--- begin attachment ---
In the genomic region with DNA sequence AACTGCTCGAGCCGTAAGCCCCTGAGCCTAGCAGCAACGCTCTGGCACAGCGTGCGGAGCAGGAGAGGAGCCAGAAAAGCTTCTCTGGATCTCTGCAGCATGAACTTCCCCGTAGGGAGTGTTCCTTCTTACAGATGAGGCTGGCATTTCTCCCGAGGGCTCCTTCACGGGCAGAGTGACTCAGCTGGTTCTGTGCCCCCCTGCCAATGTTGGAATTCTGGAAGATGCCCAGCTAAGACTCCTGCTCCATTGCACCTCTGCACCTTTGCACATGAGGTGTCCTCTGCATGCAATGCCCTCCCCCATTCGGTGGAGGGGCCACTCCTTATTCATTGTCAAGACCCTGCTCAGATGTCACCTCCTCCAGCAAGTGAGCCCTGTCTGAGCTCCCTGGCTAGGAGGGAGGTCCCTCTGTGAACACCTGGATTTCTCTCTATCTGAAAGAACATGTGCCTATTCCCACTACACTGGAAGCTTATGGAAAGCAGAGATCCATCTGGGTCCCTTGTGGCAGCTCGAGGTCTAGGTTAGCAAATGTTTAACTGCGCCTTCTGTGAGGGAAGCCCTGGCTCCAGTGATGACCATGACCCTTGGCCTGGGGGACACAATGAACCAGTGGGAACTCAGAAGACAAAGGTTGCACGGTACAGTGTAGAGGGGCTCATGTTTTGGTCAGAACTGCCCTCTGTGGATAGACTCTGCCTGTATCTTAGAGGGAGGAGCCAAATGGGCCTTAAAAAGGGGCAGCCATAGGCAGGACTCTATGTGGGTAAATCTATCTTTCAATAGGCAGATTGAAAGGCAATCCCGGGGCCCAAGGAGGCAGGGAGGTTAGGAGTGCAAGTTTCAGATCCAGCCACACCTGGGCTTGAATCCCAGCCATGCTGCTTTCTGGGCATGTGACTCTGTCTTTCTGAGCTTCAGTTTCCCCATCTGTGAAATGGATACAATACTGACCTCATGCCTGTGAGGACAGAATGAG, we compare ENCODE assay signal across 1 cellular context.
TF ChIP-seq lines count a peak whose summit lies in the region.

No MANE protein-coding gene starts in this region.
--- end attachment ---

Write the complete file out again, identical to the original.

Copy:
In the genomic region with DNA sequence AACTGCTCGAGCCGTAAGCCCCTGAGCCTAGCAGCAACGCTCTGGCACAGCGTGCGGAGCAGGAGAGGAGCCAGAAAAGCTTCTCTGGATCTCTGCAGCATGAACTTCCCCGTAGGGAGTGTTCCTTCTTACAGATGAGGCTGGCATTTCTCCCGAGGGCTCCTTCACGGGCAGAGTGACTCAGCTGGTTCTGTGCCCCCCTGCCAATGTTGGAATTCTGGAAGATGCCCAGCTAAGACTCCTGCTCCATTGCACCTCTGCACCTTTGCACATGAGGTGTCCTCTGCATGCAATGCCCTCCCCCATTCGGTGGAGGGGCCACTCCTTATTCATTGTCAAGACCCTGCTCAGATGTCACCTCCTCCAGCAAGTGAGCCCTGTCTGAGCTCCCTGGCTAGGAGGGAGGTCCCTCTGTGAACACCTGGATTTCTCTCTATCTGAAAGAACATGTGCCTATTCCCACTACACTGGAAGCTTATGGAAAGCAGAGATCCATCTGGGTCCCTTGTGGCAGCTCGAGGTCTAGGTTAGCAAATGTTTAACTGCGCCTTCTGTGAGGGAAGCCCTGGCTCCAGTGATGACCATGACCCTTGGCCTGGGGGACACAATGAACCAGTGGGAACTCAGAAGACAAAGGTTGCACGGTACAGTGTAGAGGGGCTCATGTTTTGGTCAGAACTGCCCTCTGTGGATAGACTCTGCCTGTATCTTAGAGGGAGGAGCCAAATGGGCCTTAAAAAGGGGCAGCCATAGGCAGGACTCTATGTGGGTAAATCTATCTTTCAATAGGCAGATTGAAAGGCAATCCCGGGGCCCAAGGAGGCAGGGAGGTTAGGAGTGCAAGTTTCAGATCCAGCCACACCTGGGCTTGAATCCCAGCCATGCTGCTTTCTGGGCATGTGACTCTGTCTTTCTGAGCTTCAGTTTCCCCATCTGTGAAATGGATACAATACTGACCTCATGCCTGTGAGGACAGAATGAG, we compare ENCODE assay signal across 1 cellular context.
TF ChIP-seq lines count a peak whose summit lies in the region.

No MANE protein-coding gene starts in this region.